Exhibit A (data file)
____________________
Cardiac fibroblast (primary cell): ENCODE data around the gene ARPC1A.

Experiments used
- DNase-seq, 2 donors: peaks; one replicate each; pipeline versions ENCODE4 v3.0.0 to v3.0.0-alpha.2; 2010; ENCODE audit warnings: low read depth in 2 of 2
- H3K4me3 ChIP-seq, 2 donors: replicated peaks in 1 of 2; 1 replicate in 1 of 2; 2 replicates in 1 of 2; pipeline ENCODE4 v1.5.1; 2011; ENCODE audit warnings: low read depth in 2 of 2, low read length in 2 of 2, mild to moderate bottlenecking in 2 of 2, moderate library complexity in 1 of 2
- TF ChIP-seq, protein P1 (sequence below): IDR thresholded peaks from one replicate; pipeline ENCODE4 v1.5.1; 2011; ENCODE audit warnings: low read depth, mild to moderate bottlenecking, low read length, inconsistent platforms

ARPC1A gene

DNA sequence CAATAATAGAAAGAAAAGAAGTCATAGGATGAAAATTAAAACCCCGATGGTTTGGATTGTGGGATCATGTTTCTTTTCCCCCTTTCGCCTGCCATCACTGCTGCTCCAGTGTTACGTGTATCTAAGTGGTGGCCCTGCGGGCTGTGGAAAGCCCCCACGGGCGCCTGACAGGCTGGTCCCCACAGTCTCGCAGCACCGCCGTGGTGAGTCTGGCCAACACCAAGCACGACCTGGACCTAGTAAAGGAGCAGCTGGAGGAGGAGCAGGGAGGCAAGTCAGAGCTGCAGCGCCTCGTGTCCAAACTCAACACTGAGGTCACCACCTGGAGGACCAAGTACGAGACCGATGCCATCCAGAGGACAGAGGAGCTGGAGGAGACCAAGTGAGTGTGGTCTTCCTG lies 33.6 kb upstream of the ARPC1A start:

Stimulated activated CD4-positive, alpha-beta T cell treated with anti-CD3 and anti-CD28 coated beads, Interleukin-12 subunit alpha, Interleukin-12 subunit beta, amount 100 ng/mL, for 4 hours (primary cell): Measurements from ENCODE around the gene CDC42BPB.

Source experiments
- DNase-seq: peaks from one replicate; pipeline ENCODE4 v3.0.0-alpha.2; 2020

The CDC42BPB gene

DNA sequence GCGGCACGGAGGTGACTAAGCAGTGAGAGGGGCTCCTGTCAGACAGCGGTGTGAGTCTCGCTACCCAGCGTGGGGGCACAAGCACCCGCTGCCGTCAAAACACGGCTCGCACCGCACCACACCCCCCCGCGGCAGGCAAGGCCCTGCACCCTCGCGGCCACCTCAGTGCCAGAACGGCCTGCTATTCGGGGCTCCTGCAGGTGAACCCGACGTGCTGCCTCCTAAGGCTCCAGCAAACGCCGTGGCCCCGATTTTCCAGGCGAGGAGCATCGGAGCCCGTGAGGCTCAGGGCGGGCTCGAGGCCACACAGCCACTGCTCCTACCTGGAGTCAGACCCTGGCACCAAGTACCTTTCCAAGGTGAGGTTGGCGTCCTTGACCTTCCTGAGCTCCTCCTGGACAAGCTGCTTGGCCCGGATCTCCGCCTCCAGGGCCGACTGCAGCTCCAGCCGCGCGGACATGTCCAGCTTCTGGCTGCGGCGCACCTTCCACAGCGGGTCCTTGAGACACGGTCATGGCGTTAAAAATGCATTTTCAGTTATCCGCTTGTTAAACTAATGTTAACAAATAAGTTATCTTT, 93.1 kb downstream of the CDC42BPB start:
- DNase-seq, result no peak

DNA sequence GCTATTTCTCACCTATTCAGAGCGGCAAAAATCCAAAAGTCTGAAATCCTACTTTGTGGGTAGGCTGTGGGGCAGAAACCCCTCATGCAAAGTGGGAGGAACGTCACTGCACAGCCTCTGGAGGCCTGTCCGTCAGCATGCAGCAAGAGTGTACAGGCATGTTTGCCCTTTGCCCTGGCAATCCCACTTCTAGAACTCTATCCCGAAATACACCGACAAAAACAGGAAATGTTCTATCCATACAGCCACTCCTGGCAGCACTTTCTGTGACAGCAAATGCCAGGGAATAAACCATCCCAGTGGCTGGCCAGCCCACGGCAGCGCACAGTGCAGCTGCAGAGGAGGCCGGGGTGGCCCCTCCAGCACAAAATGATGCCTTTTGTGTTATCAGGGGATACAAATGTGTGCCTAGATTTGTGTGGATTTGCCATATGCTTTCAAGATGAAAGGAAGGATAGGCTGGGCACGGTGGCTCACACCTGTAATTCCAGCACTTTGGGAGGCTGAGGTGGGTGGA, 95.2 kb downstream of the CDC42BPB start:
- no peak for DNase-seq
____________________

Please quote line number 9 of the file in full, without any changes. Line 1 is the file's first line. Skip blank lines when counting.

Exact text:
Source experiments